TopTechnical DictionaryCable attenuation per 100 m

Cable attenuation per 100 m

A coaxial cable is the most commonly used aerial cable. It is also referred to as the aerial cable or “coax” - due to its design.


Fig. 1. Example coaxial cable


1 - copper core (conductor)
2 - dielectric (insulator)
3 - aluminium or copper film
4 - woven shield
5 - protective film
6 - outer sheath

The effective signal is transmitted over a copper core. An insulator separates the core from a woven shield. An aluminium film is an additional cable shield. The woven shield insulates the electromagnetic field generated by the core, to prevent its emission outside and thus affecting the operation of other devices. The woven shield also separates the effective signal from the external interfering electromagnetic field. The shield improves the cable’s resistance to interference and crosstalk.


The crosstalk take place when one cable interferes with another cable introducing undesirable signals. It may distort images (TV signal) and result in a low quality image.


To ensure correct operation of the network, the coaxial cable should not introduce any attenuation loss. However, all components used in the signal transmission have specific physical and electrical properties, e.g.:


Attenuation loss, expressed in decibels per 100 m [dB/100m], determines the ratio of signal power at the beginning of the transmission route (cable) to signal power at a specific distance from the beginning of the transmission route (e.g. at 100 m).


The attenuation loss of the cable is affected by the cable age, humidity, signal frequency and core material. The higher the frequency, the higher the attenuation loss (Fig. 2). To prevent losses, use of high quality coaxial cables is recommended (higher costs).


Fig. 2. Example amplitude-frequency characteristic of the cable attenuation loss per 100 m; 0 to 2,000 MHz.


The attenuation loss depends on the cable design, i.e. thickness and quality of materials, directly affecting losses in the core and in the dielectric insulator. Additional losses due to wear and tear (e.g. material fatigue) depend on moisture absorption and cable age. The attenuation loss of the transmission line defines the frequency of the devices transmitting and receiving the signals.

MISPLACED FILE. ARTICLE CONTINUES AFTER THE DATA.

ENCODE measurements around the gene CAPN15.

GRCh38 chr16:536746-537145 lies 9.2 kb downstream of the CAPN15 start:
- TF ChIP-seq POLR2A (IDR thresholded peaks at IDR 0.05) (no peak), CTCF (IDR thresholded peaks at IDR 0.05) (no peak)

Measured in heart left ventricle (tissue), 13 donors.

Wave impedance, expressed in Ohms [Ω] determines the ratio of the alternating voltage at the input to the current ratio. Wave impedance depends on cable geometry, its design and materials used. The impedance of a standard aerial cable is 50 Ω or 75 Ω.


Standing Wave Ratio (SWR) determines the degree in which the aerial is matched to the power line. It is a ratio of the maximum amplitude to the minimum amplitude and thus it is a non-dimensional value. Standard SWR is between 1 and infinity [∞].


Fig. 3. Relationship between % reflected wave and SWR


A - % reflected wave

Preferably, SWR should be 1, which means that the aerial’s impedance is equal to the power line’s impedance and thus the impedances are matched. The signal power is 100% transmitted without any reflections of the effective wave. 25% signal power is reflected at SWR = 3. In practice, the transmission is possible up to SWR = 2.


The higher the mismatch, the higher the signal returned to the transmitter and the lower the signal received by the receiver. In practice, a correct impedance is of the utmost importance. In extreme cases, impedance mismatch may affect the transmitted power.


Braid density, expressed as a percentage [%] – the higher the braid density the better is the shielding effectiveness of the cable. In practice, the more wires are used to form the braid, the higher the braid density.


Shielding effectiveness, expressed in decibels [dB] – is a ratio of the electric or magnetic field without shielding to the electric or magnetic field outside the shielded cable. In practice, if the shielding effectiveness is sufficient, several coaxial cables can be used adjacent to each other without any interferences.


The attenuation of coaxial cables and the density of their braid is of great importance in electrical installations in residential buildings. In such places, when choosing the cabling for the installation, keep in mind the current Regulation of the Minister of Infrastructure of April 22, 2002 (the position of the Minister of Infrastructure was in force until October 31, 2005, as of today the role of the Minister of Infrastructure is fulfilled by the Minister of Infrastructure and Construction) on technical requirements for buildings and their location (consolidated text, Journal of Laws 2015, item 1422).


In the context of this article the most important is § 192f point 6, which states that in an aerial collective installation used to receive digital television and radio programs distributed in a terrestrial way, it is necessary to use: "coaxial cables of RG-6 category or higher, made in Class A, containing a double screen - aluminum foil and braid with a density of at least 77% and a copper inner core with a diameter of not less than one millimeter, where damping of each track created from coaxial cables should not exceed 12 dB at 860 MHz".



  • resistance to interference due to shielding, good quality transmission;
  • resistance to mechanical damage;
  • good impedance matching;high shielding effectiveness.


  • Disadvantages:

  • low quality aerial cables are not resistant to weather conditions resulting in reduced physical and electrical parameters;
  • limited data transfer rate - up to 10 Mb;
  • low quality cables may be difficult to fit with BNC connector due to low quality materials used.